This dissertation analyzes how embodied embodied cultural performances of the nation complicate the construction of Mexicanness, lo mexicano, as mestizo and heteronormative. My research takes us back to the notion of lo mexicano to show how from the beginning it had an embodied, performative element that materialized the idea of national identity. By focusing on the role that performance has played in the emergence of a national imaginary, I draw attention to the body’s capacity to represent norms but also to play with them, inscribing new, if ephemeral, meanings and archives within hegemonic identities. In my research I understand staged instances of lo mexicano as festive practices that created contested, polyphonic fields of action. Highlighting embodied knowledges and practices enables me to add a new dimension to analysis of Mexican cultural production, which has generally privileged discursive and visual modes of representation, such as muralism, golden age cinema, and the novel of the Mexican Revolution. The performance of bodies in public places reveals a much more complex picture, articulating female, indigenous, and queer embodiments of lo mexicano alongside the dominant embodiment of monumental masculinity. My work underscores how festive cultural performances create a sense of corporeal expression, impacting the ideas, practices, and institutions that have shaped Mexican citizen formation and national belonging, particularly in terms of race, gender, and sexuality. The festive performances I explore ultimately draw attention to the multiple ways Mexican citizens have embodied the nation, from the post-revolutionary period to the present.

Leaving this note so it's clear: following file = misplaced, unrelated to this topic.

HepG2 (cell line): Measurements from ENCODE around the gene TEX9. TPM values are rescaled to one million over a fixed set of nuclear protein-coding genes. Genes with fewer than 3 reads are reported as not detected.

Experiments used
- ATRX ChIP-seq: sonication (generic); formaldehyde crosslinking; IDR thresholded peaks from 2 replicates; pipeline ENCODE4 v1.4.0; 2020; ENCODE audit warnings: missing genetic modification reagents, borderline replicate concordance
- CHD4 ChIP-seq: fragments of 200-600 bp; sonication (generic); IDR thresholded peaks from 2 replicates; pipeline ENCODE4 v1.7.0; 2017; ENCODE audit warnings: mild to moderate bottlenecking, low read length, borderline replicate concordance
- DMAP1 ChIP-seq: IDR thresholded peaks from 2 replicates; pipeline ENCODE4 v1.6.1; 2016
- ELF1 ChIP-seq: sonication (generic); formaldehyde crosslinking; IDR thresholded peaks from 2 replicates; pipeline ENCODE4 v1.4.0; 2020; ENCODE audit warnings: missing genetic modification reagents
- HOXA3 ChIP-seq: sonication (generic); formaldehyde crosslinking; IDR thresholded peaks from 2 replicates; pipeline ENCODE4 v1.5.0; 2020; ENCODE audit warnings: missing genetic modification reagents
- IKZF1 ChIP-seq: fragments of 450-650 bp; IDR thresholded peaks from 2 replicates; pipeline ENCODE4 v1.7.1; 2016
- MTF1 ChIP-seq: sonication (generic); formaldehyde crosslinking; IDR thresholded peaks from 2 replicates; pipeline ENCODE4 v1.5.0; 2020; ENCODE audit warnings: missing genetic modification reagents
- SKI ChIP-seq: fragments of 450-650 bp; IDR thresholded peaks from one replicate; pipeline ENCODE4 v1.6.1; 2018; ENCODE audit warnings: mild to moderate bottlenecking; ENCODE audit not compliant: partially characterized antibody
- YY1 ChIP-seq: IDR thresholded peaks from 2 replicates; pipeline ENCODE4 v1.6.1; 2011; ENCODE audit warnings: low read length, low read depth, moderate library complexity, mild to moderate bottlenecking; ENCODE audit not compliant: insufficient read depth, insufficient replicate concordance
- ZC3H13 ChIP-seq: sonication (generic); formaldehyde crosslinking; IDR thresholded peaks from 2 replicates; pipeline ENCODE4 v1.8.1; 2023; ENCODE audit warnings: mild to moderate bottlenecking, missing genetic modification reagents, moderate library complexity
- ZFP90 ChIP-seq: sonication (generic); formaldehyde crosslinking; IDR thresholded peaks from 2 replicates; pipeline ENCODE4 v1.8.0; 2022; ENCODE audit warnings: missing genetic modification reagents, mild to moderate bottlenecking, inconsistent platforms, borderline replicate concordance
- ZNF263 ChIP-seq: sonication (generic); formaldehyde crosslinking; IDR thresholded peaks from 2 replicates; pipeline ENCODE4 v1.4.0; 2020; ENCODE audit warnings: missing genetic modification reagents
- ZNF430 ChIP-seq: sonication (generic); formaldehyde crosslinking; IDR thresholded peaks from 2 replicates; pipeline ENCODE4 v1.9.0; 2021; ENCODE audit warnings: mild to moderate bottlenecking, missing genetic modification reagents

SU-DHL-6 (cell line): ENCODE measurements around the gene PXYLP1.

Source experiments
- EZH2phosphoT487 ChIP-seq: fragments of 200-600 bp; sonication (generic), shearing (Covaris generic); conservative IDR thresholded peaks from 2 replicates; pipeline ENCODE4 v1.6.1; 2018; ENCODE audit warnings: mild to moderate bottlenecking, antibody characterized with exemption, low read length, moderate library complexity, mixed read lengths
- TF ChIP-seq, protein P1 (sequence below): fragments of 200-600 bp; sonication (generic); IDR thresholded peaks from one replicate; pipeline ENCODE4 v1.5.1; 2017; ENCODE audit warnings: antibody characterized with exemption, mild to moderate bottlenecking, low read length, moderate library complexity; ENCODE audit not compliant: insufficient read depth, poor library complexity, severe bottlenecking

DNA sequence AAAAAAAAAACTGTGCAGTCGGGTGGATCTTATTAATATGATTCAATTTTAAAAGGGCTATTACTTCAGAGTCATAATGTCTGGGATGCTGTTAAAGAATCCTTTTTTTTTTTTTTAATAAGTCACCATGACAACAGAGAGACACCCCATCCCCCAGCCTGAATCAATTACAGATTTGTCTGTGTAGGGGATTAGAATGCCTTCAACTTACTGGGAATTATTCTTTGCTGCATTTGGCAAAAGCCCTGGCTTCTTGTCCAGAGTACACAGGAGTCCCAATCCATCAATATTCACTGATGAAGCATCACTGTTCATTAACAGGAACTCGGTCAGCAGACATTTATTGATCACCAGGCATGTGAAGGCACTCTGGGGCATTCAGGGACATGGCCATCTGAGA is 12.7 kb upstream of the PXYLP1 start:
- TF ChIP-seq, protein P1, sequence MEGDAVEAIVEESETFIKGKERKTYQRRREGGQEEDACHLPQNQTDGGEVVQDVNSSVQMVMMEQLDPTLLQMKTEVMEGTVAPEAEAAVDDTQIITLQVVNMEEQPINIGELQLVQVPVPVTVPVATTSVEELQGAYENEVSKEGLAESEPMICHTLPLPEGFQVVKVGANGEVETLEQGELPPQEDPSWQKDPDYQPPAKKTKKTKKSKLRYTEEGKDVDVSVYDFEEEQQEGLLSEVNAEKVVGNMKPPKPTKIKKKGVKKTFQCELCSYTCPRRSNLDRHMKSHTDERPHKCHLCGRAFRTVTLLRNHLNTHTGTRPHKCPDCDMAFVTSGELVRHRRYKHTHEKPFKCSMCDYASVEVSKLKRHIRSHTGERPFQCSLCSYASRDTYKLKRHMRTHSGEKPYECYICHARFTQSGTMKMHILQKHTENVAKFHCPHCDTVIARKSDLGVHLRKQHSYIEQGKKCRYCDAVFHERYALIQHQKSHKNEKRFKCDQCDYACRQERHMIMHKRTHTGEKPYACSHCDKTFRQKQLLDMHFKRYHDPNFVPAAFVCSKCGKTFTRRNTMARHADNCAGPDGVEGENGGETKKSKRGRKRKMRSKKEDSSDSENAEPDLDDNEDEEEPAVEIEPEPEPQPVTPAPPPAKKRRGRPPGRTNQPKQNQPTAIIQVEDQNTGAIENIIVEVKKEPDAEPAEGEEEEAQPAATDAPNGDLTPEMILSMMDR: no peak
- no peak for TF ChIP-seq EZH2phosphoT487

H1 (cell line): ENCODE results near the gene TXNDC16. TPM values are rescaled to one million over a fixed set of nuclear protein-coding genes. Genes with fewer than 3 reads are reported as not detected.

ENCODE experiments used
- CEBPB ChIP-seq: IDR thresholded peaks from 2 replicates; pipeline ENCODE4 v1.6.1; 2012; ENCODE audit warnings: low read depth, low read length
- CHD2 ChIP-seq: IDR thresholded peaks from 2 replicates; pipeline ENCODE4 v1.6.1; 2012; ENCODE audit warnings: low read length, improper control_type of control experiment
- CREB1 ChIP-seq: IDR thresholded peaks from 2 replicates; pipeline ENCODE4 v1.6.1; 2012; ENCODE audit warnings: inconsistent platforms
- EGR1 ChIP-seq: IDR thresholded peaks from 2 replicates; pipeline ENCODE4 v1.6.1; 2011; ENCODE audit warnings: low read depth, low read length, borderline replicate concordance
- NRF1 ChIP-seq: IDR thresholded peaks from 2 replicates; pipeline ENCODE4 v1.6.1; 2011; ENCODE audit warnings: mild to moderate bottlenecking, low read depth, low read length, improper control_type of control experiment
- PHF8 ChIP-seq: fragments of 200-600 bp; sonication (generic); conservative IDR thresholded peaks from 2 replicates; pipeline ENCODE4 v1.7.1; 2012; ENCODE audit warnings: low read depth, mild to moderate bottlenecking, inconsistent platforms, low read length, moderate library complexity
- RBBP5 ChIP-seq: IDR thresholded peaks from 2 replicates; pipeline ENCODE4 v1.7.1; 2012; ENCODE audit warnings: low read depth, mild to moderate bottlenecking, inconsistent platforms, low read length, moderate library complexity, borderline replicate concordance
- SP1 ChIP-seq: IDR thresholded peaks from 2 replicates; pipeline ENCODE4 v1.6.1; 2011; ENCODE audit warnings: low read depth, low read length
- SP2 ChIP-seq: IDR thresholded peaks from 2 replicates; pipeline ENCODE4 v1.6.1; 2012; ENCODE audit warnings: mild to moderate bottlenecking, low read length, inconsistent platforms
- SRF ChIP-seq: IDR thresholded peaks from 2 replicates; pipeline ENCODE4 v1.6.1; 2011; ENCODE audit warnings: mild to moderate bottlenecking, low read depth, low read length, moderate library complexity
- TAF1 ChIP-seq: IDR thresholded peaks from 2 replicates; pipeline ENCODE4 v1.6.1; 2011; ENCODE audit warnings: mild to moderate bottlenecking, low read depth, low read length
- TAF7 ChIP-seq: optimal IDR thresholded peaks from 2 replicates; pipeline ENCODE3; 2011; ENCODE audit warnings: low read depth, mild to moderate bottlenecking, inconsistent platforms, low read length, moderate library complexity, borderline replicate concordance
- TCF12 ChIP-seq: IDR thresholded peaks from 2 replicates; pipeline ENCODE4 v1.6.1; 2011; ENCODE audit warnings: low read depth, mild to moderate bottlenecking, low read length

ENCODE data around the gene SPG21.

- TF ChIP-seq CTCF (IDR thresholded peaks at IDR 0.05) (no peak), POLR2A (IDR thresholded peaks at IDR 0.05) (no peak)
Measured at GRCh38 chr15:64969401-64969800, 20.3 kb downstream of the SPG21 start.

Chapter one looks into “La Noche Mexicana,” a two-day event that took place in Chapultepec, Mexico, in 1921 during the centennial festivities of Mexican Independence, in order to analyze the significance of the embodiment of the “popular” as it was staged during this massive fiesta celebration. By looking at photographs, programs, and newspaper articles, I examine how the contrast between imaging, imagining, and embodying the nation created different publics and hence iterations of lo mexicano. I propose to think of lo mexicano as an assemblage in order to focus on the contingency of the temporal, spatial, and corporeal registers that render the nation legible and consumable. In this sense, the chapter highlights the ways bodies in motion bring to the fore the limits and the excesses of the fiction of the nation. Performing the nation through bodies calls attention to how corporeal actions reveal the contingent nature of re-presenting Mexico. If the staging of cultural performances of Mexico during the centenary aimed to form a national body, the actual embodiment of the nation complicated the coherence, legibility, and even unity of the “popular” character of the nation. Yaqui Indians, tehuanas, jaraneros, chinas, and charros were summoned to embody Mexico, yet in so doing, their own bodies conjured other Mexicos.